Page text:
On April 9, 2009, the Supreme Court of Canada issued its decision in R. v. Patrick (2009 SCC 17), a case that asked the court to determine the extent of privacy rights with regard to household waste. The court ruled that there is indeed a privacy interest in household waste, but that the actions of the owner of that waste can amount to abandonment, which defeats this interest.
The facts of the case were relatively straightforward. Police in Calgary suspected that Mr. Patrick was involved in manufacturing illegal drugs. In an attempt to gather useable evidence, they took garbage bags (on numerous occasions) from his garbage bins, which were located in an open alcove set into his fence. After they discovered, on the seventh attempt, evidence of the manufacture of narcotics, they obtained a search warrant and Mr. Patrick was charged with various narcotics-related offences. The trial judge ruled that Mr. Patrick did not have a reasonable expectation of privacy in the items seized from his garbage, and Mr. Patrick was convicted. The conviction was upheld by the Alberta Court of Appeal and the Supreme Court.
Justice Binnie, for the majority,1 recognized the personal and intimate nature of household waste, describing it, in the words of the Canadian Civil Liberties Association (represented by McCarthy Tétrault LLP lawyers) as a "bag of information." He stated that those bags, when "viewed in their entirety, paint a fairly accurate and complete picture of the householder’s activities and lifestyle" that many of us would not wish disclosed to the public or police. (See paragraph 30.)
The court therefore determined that the starting point for the analysis was the recognition of a privacy interest in household information, but that there exists a cut-off point where an individual is determined to have abandoned the items and relinquished this privacy interest. According to Justice Binnie, in this case, the abandonment occurred when Mr. Patrick "placed his garbage bags for collection in the open container at the back of his property adjacent to the lot line… The bags were unprotected and within easy reach of anyone walking by in a public alleyway, including street people, bottle pickers, urban foragers, nosy neighbours and mischievous children, not to mention dogs and assorted wildlife, as well as the garbage collectors and the police." (See paragraph 55.)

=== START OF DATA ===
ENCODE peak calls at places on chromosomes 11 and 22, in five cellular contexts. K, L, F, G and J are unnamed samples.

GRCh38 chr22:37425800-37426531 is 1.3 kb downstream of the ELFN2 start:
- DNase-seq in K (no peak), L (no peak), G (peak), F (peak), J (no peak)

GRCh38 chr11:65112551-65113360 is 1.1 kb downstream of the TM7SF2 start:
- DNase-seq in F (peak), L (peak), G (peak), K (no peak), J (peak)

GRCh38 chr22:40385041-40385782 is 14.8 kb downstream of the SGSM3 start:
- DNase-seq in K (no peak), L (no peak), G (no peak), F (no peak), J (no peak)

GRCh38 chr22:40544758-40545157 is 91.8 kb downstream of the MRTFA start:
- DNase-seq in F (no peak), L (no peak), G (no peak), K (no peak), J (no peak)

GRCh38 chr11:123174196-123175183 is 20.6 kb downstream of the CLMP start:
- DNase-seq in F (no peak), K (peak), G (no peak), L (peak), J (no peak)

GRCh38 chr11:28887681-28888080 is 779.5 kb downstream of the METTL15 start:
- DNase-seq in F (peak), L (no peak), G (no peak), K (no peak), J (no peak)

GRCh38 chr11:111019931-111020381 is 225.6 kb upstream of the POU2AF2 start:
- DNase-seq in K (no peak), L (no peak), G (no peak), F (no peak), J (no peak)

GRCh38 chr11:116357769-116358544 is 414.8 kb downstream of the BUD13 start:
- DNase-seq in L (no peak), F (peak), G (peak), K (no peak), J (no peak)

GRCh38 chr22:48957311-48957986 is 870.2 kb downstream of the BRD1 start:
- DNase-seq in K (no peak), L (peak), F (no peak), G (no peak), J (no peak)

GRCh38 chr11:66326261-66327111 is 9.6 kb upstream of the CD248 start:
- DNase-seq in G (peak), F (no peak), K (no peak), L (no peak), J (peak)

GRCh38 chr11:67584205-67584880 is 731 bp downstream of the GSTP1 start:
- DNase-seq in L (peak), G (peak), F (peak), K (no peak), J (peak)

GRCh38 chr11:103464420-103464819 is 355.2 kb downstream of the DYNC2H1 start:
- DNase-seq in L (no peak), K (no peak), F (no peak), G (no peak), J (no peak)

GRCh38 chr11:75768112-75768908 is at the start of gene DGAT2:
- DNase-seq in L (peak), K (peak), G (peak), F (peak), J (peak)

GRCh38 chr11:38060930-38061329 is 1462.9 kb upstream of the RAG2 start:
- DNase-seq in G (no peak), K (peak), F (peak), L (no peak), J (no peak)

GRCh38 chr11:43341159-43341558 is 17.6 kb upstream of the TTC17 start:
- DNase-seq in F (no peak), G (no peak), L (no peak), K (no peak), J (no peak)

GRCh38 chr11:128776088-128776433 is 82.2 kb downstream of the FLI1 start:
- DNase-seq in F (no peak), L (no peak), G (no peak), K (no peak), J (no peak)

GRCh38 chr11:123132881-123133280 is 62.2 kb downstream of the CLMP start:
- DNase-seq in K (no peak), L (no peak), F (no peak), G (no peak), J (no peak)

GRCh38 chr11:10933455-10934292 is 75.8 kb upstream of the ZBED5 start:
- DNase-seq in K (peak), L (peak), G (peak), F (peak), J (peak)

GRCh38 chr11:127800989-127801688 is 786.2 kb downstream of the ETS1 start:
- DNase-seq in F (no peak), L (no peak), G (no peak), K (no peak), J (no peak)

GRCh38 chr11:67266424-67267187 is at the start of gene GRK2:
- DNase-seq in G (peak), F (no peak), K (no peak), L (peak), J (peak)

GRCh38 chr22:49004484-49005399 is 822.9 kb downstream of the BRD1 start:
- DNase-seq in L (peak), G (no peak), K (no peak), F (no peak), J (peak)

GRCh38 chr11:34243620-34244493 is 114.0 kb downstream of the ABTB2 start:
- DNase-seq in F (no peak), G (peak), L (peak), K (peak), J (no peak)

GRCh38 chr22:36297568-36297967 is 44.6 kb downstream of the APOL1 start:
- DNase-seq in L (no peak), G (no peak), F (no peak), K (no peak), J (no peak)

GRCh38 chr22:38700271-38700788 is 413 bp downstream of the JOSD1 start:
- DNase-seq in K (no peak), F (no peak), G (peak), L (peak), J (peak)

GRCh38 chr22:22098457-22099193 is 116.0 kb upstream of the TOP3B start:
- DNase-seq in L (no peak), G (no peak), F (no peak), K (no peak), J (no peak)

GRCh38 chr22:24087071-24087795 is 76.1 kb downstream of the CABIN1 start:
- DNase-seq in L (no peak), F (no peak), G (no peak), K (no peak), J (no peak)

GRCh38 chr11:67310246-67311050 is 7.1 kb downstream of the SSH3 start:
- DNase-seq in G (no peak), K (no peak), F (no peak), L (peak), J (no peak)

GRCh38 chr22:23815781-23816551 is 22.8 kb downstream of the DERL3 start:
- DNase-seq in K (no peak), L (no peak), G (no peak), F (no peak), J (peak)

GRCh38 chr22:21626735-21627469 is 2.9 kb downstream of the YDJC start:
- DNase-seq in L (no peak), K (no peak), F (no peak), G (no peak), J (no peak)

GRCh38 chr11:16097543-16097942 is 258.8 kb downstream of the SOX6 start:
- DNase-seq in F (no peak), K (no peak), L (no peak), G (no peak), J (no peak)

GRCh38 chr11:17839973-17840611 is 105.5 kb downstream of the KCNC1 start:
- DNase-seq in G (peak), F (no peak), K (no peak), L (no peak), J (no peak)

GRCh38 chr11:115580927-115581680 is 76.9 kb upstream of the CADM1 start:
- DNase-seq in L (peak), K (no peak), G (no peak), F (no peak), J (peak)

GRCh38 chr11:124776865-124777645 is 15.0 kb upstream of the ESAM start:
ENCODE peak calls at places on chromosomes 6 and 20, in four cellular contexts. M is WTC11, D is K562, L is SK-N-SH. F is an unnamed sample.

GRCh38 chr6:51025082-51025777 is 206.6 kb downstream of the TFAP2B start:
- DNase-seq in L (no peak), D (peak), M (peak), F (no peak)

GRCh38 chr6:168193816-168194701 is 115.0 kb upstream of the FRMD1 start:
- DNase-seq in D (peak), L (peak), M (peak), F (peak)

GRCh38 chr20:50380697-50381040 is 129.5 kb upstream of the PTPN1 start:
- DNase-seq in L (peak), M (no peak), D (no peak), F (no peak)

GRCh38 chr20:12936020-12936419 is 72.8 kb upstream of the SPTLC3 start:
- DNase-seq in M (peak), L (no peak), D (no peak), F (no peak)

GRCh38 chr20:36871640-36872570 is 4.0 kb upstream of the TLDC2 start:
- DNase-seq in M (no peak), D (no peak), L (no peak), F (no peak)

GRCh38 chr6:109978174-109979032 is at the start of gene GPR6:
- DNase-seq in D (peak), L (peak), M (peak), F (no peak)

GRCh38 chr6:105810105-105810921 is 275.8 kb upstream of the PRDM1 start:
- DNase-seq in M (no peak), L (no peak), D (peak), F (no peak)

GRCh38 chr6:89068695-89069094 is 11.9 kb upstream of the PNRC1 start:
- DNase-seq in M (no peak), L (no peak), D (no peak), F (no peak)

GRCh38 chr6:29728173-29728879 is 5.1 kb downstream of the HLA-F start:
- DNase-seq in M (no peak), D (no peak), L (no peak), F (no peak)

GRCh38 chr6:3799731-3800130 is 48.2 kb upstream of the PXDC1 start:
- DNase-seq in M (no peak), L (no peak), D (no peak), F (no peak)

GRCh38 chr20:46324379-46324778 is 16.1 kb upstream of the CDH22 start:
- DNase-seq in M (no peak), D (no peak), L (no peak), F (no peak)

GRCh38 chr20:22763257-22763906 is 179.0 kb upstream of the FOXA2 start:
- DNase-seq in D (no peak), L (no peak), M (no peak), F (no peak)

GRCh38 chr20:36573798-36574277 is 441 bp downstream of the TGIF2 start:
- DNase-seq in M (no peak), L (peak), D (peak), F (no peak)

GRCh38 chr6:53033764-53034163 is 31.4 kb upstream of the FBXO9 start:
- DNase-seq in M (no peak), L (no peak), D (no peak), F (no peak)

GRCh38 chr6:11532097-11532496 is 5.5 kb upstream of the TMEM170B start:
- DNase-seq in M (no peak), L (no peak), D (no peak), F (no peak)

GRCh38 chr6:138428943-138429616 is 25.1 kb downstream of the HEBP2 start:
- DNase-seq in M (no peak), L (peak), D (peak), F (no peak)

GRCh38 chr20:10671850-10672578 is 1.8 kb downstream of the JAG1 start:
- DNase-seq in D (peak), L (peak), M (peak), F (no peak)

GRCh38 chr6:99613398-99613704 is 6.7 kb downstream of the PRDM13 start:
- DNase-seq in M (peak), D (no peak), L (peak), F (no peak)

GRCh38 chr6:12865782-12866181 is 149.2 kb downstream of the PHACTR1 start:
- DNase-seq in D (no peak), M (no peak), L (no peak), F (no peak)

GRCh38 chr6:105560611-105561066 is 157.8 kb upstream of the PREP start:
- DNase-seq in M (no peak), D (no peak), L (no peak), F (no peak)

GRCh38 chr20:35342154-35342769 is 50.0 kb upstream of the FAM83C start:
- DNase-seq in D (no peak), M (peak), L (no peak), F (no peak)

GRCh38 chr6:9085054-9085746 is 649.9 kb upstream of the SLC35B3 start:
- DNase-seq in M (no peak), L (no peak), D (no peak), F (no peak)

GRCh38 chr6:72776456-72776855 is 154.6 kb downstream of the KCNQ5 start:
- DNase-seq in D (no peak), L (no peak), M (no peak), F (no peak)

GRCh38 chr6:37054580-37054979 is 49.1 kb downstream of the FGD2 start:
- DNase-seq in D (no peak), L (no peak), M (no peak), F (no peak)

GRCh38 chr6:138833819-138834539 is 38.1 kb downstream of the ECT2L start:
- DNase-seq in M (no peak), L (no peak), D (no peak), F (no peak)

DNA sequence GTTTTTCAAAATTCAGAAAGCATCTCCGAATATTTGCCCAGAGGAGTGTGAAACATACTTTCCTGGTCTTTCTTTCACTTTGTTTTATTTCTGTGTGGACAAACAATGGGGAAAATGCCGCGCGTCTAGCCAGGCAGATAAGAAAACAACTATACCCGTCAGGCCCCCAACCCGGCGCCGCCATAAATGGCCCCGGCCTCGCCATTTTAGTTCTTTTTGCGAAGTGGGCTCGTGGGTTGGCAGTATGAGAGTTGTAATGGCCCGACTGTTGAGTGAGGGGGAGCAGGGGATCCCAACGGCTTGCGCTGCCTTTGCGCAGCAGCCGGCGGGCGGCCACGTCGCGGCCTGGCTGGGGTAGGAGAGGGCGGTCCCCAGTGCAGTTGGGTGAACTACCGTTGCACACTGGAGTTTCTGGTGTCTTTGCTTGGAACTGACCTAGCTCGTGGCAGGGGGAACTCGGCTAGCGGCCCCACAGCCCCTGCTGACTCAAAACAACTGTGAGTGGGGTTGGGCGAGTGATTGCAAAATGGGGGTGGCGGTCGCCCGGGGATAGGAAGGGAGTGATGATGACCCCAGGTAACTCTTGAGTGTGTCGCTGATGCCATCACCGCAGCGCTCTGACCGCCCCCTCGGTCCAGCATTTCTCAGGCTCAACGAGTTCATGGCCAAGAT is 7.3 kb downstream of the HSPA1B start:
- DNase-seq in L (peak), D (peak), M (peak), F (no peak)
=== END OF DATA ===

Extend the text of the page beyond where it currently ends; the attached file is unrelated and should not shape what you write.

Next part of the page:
McCarthy Tétrault Notes
The question then arises: how can an average homeowner know if they have, in the eyes of the police, abandoned their "bags of information"? According to Justice Binnie, the householder retains control, and therefore a privacy interest, in their household garbage until they have placed them at or within reach of the lot line. Once they have placed their household waste for collection, then the "householder has sufficiently abandoned his interest and control" and therefore loses the expectation of privacy. (See paragraph 63.)
The court declined to engage in an "essay" on what behaviour would qualify as abandonment, but did provide some examples, including dumping garbage in a rural dump, down a chute in an apartment building, or in a neighbour’s garbage bin. (See paragraph 64.)